Bonsai Display by Jonas Dupuich

BONSAI DISPLAY BY JONAS DUPUICH

Our Bay Area Satsuki Azalea club meeting at the Lake Merritt Garden Center in Oakland, on March 23, 2017 was especially interesting and well-attended. The guest speaker was Jonas Dupuich, who brought along a variety of trees and display stands and an extensive knowledge of the often subtle but decisive art of display. Jonas, a founding member of BASA, began his presentation by discussing the different ways azaleas are shown: as purely flower displays, as bonsai with or without some flowers, and as deciduous bare trees so that the development of the structure is paramount. He also provided an excellent handout itemizing how to prepare our trees for exhibit – many reminders that all of us can use at show time.

 The interactive presentation began with a discussion of the display stands which ranged from formal to informal, from light colored finishes to darker ones, and from tall or short to flat trays. Jonas explained the uses and placement of these and the other elements of a display, such as secondary trees, accent plants, and scrolls to create a harmonious presentation. Members of the club were called on to express opinions and preferences, and then the somewhat loose set of rules and conventions that govern the art of display were applied to the results to demonstrate how to optimize the final result.

It was of interest to note that many of the “rules” seemed to be principles that a person with an education in design, or one of great sensitivity and some experience, would probably choose to follow automatically. For example, large, strong trees were shown to look their best in the formal style of presentation: larger stands of darker finish, rectangular rather than square shapes, straighter lines, simpler design and uncomplicated appearance. Of course, the opposite was demonstrated to be true as well: more delicate trees looked best on stands of lighter colors, curved legs, oval or round or more square shapes.

 Once a tree was properly set, Jonas added accent plants and scrolls that harmonized in color, size and tone, and that accurately suggested the season and geographical area that the artist wished to depict.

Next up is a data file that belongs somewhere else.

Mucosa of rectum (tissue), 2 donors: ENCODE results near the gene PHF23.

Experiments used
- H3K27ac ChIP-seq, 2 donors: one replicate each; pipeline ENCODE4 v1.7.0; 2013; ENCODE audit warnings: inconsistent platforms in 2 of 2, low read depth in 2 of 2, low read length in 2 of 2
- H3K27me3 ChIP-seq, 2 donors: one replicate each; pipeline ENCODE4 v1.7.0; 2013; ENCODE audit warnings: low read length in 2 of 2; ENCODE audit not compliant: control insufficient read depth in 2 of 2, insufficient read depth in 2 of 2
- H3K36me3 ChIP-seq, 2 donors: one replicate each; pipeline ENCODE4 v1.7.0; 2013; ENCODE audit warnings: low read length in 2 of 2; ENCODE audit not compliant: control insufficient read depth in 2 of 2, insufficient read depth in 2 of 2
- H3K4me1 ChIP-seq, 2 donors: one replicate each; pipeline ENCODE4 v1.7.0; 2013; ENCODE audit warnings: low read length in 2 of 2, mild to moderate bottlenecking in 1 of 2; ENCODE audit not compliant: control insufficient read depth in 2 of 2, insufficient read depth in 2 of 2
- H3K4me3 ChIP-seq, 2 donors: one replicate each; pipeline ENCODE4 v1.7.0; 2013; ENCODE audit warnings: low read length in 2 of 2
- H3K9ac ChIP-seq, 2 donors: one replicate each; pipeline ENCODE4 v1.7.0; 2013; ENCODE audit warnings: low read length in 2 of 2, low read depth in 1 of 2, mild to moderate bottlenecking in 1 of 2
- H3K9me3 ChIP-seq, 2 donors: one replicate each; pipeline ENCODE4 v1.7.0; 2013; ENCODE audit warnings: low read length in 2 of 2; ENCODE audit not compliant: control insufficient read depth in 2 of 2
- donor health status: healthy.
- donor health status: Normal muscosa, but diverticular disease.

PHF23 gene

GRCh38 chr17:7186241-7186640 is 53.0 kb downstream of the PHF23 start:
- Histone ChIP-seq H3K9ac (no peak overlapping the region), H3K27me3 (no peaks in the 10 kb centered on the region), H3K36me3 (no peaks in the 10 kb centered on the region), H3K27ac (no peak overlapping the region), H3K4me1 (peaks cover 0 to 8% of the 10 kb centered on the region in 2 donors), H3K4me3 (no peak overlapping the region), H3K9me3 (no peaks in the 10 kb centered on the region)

The presentation by Jonas was informative and well-paced, with handouts to read and plenty of trees and stands to demonstrate, and he also used the trees and pots and ideas that members brought in the process. This high quality of presentation and thorough approach can always be expected from him, and it was a pleasure to participate.

– Chris Ross

 

Approach Grafting by Darren Wong

Photo depicts nails above and below grafted branch, sealed with cut paste.

Photo depicts direction of grafted branch and location on trunk.

Photo of Darren Wong, Mike Mello and Marcia Cozens as Darren works on Marcia’s Satsuki azalea bonsai.

On February 23, 2017, at the Bay Area Satsuki Aikokai club meeting, Darren Wong gave the members a demonstration on “approach grafting” of Satsuki azalea bonsai. Approach grafting is the use of two live branches and fusing them together. Darren used a couple of Satsuki azalea bonsai that members brought to the meeting for the purpose of showing how to approach graft. Some preparation was taken in the first case, that was to lightly wire a long branch in the direction of the second branch or trunk. In this case, Darren could easily bend the longer and thinner branch across the trunk. This long, thin branch was the first-year growth and very flexible. He was going to approach graft or attach the longer branch to the trunk. The trunk being thicker than the longer branch. With approach grafting both branches or branch-trunk combination is being fed by the continued flow of water. Approach grafting provides a good and reliable method for a successful union.